In addition to the above, if you are connecting to the Internet, you may need a modem (a dial up or broadband). If you are participating in a network, you may also need a network interface care (NIC).

The Windows XP compatibility tool enables you to verify compatibility problems with hardware or software on a computer that is to be upgraded to Windows XP. You can run this compatibility tool from the Windows XP CD-ROM by following these steps:

1. Insert the Windows XP (Home Edition or Professional) CD-ROM.
2. From the Welcome to Microsoft Windows XP screen, choose the Check System Compatibility link.
3. Choose the Check My System Automatically link.

You can also test your computer’s Windows XP compatibility from command prompt or the Run dialog box by typing the command checkupgradeonly. (example: d:\i386\WINNT32 /CHECKUPGRADEONLY, where d: is the drive containing the Windows XP CD-ROM)

Service Packs (short name SP) are the means by which Windows Operating System cumulative updates are distributed. Service packs may contain updates for system reliability, program compatibility, security, feature enhancements etc. All of these updates are conveniently bundled for easy downloading. Microsoft maintains a web page for verifying SP updates at

Windows OS Service Packs are available for the following:

- Windows XP
- Windows Server 2003
- Windows 2000
- Windows 98
- Windows 95
- Windows NT 4.0

Usually, service packs contain all patches, and updates too. Once you have downloaded and installed latest SP, check for any patches or updates. Patches and updates are usually smaller downloads, and bundled in to Services Packs. Always ensure that your OS has the latest SP installed.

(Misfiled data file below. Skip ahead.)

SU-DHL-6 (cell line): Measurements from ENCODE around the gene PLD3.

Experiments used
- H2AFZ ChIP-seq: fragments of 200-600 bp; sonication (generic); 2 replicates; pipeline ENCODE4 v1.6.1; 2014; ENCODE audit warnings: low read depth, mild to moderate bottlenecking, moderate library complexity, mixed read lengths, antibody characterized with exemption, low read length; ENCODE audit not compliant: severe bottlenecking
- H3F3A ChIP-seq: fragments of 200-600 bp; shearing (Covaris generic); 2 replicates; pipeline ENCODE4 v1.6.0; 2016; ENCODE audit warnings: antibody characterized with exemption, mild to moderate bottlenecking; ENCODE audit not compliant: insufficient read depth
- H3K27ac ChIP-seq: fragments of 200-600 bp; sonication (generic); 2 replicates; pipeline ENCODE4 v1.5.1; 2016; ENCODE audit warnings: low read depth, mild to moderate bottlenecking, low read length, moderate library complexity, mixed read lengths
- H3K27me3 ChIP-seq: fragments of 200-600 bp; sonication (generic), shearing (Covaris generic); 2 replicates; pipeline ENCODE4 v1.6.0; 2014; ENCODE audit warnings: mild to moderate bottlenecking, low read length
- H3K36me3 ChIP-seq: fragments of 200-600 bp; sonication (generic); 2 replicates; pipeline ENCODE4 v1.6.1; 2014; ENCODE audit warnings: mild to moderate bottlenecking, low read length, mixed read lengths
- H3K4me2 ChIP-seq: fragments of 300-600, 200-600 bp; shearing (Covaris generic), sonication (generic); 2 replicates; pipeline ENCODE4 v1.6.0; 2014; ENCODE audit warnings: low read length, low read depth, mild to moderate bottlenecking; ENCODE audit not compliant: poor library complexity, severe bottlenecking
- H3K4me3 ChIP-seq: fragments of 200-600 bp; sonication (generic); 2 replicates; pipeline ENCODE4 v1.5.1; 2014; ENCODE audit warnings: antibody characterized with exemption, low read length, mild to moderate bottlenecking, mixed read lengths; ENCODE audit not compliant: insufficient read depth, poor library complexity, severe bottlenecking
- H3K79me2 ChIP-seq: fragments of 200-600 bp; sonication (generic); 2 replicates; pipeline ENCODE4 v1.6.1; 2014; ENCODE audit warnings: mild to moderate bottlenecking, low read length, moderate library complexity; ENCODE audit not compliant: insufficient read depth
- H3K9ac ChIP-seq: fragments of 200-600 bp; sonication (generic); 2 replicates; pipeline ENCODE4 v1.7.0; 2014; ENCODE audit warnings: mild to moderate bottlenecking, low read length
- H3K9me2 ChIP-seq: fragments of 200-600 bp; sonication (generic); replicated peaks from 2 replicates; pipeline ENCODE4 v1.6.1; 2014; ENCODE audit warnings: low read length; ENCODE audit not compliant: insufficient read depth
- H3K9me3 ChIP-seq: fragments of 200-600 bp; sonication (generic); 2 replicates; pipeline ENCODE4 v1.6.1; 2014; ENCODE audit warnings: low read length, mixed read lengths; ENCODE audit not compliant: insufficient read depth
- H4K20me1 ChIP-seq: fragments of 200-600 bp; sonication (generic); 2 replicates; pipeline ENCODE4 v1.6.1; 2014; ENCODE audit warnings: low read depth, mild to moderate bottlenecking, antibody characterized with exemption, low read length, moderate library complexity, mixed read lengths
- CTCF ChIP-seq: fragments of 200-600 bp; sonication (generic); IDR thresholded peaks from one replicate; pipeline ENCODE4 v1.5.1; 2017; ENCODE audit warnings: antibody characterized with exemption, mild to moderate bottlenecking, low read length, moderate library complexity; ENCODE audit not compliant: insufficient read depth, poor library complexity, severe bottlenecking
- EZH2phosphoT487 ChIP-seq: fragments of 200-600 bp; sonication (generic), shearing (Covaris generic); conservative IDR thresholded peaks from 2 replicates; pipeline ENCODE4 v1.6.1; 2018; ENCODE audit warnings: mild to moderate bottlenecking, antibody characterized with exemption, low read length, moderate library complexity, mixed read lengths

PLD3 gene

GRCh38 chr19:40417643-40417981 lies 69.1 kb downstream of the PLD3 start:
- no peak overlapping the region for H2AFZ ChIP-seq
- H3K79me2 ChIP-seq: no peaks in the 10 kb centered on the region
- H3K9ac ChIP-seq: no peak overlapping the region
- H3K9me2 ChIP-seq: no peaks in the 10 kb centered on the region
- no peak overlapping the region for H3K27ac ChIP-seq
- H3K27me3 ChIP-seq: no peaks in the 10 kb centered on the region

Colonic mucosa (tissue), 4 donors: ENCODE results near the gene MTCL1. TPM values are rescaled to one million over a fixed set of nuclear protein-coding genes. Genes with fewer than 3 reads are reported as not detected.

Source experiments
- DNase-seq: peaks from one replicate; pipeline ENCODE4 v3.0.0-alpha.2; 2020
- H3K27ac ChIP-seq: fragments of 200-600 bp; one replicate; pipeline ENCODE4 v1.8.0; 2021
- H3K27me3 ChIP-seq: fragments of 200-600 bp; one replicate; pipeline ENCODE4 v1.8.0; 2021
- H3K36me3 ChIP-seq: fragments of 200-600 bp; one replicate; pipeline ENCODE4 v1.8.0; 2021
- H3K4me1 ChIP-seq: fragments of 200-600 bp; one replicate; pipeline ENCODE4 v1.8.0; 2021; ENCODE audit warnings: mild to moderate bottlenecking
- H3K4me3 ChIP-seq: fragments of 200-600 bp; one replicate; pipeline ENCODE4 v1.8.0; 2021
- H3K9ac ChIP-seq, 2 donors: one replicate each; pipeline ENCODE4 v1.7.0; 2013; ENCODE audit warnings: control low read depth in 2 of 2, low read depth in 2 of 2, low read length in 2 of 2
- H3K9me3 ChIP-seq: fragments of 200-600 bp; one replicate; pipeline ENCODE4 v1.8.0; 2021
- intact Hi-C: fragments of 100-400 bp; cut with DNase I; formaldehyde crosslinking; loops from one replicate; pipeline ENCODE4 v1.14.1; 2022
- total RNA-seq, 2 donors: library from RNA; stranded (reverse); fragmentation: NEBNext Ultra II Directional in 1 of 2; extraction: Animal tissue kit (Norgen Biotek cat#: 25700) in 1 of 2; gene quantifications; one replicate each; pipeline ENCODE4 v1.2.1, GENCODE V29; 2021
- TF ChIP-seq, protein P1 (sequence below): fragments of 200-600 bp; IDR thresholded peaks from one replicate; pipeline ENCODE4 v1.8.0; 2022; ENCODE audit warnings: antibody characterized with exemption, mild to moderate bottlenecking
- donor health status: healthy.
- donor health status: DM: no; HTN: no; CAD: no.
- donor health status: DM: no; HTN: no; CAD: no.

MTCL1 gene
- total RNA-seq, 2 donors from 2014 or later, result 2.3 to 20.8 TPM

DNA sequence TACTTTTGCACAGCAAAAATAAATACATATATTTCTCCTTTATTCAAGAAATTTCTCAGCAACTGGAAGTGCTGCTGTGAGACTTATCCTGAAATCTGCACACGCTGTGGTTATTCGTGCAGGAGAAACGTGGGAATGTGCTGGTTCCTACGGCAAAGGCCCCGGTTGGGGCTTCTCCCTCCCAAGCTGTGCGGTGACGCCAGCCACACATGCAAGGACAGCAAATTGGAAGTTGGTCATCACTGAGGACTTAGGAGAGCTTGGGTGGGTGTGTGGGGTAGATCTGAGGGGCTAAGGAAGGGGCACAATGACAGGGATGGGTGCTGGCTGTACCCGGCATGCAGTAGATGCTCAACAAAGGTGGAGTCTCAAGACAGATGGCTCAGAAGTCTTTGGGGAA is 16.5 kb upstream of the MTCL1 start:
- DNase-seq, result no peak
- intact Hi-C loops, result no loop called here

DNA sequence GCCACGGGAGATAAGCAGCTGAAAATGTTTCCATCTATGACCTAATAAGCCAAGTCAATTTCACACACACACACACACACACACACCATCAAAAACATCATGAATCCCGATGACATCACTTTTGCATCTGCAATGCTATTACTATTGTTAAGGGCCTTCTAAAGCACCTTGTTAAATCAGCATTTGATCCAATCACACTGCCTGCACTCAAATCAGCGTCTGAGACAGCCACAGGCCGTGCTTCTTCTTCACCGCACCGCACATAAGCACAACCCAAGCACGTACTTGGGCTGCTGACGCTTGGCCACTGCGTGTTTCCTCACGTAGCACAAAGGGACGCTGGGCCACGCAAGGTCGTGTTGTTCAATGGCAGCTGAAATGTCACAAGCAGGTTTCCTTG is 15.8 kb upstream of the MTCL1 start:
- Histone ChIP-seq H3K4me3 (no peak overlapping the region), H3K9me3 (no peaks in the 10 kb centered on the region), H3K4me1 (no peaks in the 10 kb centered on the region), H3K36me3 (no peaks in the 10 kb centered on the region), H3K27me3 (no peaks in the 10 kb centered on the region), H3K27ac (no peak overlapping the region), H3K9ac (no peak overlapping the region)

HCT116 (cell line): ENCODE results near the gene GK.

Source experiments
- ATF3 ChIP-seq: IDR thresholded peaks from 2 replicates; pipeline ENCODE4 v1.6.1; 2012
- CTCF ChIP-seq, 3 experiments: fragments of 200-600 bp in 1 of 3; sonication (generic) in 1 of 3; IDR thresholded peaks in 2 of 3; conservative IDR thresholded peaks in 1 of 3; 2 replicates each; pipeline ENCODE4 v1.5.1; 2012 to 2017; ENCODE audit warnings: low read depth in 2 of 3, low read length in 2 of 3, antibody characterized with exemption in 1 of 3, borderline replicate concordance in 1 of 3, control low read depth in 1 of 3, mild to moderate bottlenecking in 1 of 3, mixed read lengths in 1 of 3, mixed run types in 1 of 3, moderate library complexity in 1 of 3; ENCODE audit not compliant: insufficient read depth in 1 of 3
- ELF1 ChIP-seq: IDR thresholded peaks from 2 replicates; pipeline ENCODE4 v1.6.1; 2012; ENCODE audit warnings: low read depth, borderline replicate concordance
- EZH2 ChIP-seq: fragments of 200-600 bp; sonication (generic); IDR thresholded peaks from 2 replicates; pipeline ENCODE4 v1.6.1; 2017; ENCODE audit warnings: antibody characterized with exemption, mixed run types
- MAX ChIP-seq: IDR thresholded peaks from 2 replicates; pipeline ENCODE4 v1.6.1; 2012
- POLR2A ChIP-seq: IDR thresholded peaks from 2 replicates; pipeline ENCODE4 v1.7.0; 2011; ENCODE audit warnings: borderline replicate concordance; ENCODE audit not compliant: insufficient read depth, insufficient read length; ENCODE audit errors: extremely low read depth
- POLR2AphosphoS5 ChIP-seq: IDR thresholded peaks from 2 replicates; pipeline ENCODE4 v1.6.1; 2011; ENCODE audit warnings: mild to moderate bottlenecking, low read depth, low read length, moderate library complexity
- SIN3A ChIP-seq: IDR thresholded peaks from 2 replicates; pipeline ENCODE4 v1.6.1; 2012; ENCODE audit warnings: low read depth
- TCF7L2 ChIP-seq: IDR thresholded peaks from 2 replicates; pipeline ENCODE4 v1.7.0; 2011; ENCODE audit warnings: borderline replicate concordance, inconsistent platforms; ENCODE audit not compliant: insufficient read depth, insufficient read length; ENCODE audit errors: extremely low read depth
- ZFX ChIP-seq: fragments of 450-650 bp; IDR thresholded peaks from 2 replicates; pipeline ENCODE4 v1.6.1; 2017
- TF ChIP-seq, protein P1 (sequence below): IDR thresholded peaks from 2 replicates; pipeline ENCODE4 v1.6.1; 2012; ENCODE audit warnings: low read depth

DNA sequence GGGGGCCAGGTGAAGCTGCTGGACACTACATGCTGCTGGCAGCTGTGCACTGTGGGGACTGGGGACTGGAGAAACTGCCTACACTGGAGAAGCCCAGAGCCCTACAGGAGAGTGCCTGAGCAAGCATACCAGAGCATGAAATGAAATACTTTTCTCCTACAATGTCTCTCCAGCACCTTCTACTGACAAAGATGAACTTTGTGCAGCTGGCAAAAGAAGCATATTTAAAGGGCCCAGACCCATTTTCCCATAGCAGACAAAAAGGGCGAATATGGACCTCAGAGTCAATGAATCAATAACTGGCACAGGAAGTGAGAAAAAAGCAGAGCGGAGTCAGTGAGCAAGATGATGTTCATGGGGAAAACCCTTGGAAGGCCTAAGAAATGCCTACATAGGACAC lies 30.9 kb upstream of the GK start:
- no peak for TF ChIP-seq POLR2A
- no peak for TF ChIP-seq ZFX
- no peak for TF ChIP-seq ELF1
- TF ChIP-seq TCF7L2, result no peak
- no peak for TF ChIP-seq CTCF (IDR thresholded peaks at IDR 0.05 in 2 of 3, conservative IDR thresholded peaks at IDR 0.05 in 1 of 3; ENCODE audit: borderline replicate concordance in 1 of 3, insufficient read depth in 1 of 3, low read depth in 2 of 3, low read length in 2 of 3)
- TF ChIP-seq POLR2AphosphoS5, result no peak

You can use the Add or Remove Programs tool to add the Windows XP components that you did not select when you performed the original installation of Windows XP, for example, networking options or Indexing Service files.

Also, the Add or Remove Programs tool helps you to manage programs on your computer. This tool enables you to add a new program, or to change or remove an existing program.

How to Install Windows Components: 

  1. Log on to the computer as an administrator.

  2. Click Start, and then click Control Panel.

  3. In Control Panel, double-click Add or Remove Programs.

  4. Click Add/Remove Windows Components.

The Windows Components Wizard starts and the Windows Components screen appears. The components that are available are:

  • Accessories and Utilities

  • Fax Service

  • Indexing Service

  • Internet Explorer

  • Internet Information Services (IIS) (only XP professional)

  • Management and Monitoring Tools

  • Message Queuing (only XP professional)

  • MSN Explorer

  • Networking Services

  • Other Network File and Print Services

  • Update Root Certificates

  1. You can either click to select or click to clear each check box to add or remove a component.

  2. Follow the instructions in the Windows Components Wizard.

For adding/removing Windows components, you need to log-in with administrative rights.